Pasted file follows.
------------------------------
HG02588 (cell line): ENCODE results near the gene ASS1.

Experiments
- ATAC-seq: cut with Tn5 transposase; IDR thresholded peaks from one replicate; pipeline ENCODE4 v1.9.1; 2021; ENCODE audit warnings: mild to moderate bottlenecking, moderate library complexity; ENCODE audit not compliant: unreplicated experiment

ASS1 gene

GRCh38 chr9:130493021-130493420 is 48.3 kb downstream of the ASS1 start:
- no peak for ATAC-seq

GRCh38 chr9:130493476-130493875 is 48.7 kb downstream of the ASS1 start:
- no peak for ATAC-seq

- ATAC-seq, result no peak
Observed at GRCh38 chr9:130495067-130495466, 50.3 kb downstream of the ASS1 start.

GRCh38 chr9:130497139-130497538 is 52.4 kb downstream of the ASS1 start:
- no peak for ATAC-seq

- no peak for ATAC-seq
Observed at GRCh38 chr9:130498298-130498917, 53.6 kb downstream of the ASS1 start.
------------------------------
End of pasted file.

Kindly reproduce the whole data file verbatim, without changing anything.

HG02588 (cell line): ENCODE results near the gene ASS1.

Experiments
- ATAC-seq: cut with Tn5 transposase; IDR thresholded peaks from one replicate; pipeline ENCODE4 v1.9.1; 2021; ENCODE audit warnings: mild to moderate bottlenecking, moderate library complexity; ENCODE audit not compliant: unreplicated experiment

ASS1 gene

GRCh38 chr9:130493021-130493420 is 48.3 kb downstream of the ASS1 start:
- no peak for ATAC-seq

GRCh38 chr9:130493476-130493875 is 48.7 kb downstream of the ASS1 start:
- no peak for ATAC-seq

- ATAC-seq, result no peak
Observed at GRCh38 chr9:130495067-130495466, 50.3 kb downstream of the ASS1 start.

GRCh38 chr9:130497139-130497538 is 52.4 kb downstream of the ASS1 start:
- no peak for ATAC-seq

- no peak for ATAC-seq
Observed at GRCh38 chr9:130498298-130498917, 53.6 kb downstream of the ASS1 start.